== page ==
Referring to FIGS. 1 and 2, catalytic converter 10 comprises metallic casing 11 with generally frustoconical inlet and outlet ends 12 and 13, respectively. Disposed within casing 11 is monolithic catalytic element 20 formed of a honeycombed monolithic body having a plurality of gas flow channels (not shown) therethrough. Surrounding catalytic element 20 is mounting mat 49 comprising intumescent sheets 50 and 51 held together by a force exerted onto adjoining major surfaces which serves to tightly but resiliently support catalytic element 20 within casing 11. Mounting mat 49 holds catalytic element 20 in place in casing 11 and seals the gap between catalytic element 20 and casing 11 to thus prevent or minimize exhaust gases from by-passing catalytic element 20.

Mounting mat 49 comprises intumescent sheets 50 and 51 each having tongue 53 and 54, respectively, and groove 55 and 56, respectively. Sheets 50 and 51 are placed together and aligned so that lengthwise edges 57 and 58 are even. Further, sheets 50 and 51 are aligned at crosswise edge 59 (i.e., the edge having the groove) and offset at crosswise edge 60 (i.e., the edge having the tongue) of sheet 50 and crosswise edge 61 of sheet 51. In order to be offset at crosswise edge 59, one sheet is slightly longer than the other in the lengthwise direction. Sheets 50 and 51 are held together by pieces of tape 62A and 62B which are placed close to crosswise edge 59. Alternatively, the sheets can be offset at both crosswise edges 59 and 60.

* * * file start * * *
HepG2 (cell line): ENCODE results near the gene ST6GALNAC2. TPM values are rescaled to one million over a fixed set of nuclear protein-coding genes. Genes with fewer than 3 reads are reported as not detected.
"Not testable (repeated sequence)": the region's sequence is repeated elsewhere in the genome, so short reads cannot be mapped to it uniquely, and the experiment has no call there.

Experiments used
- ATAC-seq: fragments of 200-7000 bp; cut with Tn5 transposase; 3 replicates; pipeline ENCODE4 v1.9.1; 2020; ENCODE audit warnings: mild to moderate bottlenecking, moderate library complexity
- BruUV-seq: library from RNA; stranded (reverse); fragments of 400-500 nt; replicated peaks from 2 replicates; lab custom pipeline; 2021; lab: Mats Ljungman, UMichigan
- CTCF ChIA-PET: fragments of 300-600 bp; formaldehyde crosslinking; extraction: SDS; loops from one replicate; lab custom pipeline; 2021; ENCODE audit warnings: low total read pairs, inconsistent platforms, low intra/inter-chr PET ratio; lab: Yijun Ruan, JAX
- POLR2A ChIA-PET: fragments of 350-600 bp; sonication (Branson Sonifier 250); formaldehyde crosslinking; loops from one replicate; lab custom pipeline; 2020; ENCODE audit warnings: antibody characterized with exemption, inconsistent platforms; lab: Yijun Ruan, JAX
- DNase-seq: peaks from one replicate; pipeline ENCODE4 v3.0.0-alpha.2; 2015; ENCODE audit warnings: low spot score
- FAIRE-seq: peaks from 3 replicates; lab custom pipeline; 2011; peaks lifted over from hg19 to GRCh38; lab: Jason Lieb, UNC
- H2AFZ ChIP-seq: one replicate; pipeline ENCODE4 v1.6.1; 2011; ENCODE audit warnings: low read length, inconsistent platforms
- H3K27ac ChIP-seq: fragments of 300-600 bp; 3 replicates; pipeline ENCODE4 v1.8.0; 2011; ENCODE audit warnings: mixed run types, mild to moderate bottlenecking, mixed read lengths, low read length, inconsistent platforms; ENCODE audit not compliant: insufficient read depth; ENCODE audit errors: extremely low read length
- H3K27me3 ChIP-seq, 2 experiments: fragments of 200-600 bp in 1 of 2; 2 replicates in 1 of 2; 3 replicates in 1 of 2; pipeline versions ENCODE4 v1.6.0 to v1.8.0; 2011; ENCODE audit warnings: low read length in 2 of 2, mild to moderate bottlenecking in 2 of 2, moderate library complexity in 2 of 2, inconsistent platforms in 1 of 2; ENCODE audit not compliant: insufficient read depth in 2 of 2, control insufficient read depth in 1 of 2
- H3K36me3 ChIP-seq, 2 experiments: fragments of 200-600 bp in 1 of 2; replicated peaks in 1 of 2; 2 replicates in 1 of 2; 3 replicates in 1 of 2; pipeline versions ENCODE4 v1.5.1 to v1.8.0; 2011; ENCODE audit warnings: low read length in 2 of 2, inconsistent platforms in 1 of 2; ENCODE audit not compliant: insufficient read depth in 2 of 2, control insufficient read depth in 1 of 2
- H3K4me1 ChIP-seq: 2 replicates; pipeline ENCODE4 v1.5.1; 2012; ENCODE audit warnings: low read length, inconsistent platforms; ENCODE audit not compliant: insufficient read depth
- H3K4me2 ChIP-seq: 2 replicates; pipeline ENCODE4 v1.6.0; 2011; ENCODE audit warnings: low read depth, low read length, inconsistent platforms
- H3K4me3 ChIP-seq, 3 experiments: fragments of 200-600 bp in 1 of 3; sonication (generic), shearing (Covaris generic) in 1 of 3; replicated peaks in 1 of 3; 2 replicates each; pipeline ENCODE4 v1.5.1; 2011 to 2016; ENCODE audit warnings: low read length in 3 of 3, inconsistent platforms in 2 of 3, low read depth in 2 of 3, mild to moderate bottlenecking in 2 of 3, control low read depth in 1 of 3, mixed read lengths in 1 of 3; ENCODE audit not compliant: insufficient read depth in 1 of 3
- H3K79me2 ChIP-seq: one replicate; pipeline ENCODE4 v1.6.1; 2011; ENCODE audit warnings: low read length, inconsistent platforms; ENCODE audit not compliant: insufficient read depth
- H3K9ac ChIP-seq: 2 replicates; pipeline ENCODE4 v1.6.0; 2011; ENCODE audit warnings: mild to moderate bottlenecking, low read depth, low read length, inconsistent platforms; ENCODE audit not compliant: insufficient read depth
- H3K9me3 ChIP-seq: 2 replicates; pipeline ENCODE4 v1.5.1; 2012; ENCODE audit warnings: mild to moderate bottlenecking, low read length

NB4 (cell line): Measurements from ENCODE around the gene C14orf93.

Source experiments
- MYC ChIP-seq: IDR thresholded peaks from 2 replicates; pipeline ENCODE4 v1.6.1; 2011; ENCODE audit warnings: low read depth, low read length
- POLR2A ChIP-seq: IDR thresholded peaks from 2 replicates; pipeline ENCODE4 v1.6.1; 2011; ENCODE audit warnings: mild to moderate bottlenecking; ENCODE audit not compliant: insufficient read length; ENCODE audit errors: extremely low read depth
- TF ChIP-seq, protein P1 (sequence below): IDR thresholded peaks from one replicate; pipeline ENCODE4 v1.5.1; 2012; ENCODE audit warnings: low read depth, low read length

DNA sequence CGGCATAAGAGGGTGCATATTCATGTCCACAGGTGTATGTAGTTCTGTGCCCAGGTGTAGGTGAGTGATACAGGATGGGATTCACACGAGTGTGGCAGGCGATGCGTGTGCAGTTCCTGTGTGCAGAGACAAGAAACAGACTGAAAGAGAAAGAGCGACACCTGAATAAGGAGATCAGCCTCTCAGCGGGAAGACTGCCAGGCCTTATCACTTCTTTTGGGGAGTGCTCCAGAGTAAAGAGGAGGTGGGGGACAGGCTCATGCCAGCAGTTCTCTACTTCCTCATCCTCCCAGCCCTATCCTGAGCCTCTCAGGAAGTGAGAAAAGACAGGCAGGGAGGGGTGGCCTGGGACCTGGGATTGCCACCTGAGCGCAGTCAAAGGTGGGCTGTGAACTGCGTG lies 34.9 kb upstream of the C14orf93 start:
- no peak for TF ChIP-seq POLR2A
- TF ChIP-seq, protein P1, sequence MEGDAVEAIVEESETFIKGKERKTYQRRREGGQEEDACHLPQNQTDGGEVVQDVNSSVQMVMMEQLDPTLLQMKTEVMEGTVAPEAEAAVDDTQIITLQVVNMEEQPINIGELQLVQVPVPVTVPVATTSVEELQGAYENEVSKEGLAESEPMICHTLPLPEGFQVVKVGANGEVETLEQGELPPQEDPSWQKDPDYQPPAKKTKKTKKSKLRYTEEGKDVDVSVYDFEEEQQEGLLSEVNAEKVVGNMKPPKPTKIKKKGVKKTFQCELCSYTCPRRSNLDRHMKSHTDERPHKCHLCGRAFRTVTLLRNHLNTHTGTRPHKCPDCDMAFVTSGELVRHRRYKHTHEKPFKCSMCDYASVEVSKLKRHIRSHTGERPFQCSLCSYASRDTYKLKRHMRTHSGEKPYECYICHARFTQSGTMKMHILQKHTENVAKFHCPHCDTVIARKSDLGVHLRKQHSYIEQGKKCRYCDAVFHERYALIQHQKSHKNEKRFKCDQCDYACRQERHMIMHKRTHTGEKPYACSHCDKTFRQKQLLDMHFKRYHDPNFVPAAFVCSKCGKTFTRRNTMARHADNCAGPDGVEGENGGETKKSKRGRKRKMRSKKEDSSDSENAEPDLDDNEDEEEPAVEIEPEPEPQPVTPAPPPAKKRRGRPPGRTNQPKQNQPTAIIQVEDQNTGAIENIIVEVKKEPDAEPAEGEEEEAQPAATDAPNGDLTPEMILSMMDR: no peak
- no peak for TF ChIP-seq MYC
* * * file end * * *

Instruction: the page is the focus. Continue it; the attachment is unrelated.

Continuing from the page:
The metallic casing can be made from suitable materials known in the art for such use. Preferably, the casing is made of stainless steel.

The monolithic shape can be, for example, a catalytic converter element. Suitable catalytic converter elements are known in the art and include those made of metal or ceramic. A useful catalytic converter element is disclosed, for example, in U.S. Pat. No. RE 27,747 (Johnson), the disclosure of which is incorporated herein by reference for its teaching of catalytic converter elements. Further, ceramic catalytic converter elements are commercially available from Corning Inc. of Corning, N.Y., and NGK Insulated Ltd. of Nagoya, Japan. For example, a honeycomb ceramic catalyst support is marketed under the trade designation "CELCOR" by Corning Inc. and "HONEYCERAM" by NGK Insulated Ltd. Metal catalytic converter elements are commercially available, for example, from Behr GmbH and Co. of Germany.

For additional details regarding catalytic monoliths see, for example, "Systems Approach to Packaging Design for Automotive Catalytic Converters," Stroom et al., Paper No. 900500, SAE Technical Paper Series, 1990; "Thin Wall Ceramics as Monolithic Catalyst Supports," Howitt, Paper 800082, SAE Technical Paper Series, 1980; and "Flow Effects in Monolithic Honeycomb Automotive Catalytic Converters," Howitt et al., Paper No. 740244, SAE Technical Paper Series, 1974, the disclosures of which are incorporated herein by reference for their teaching of catalytic converters.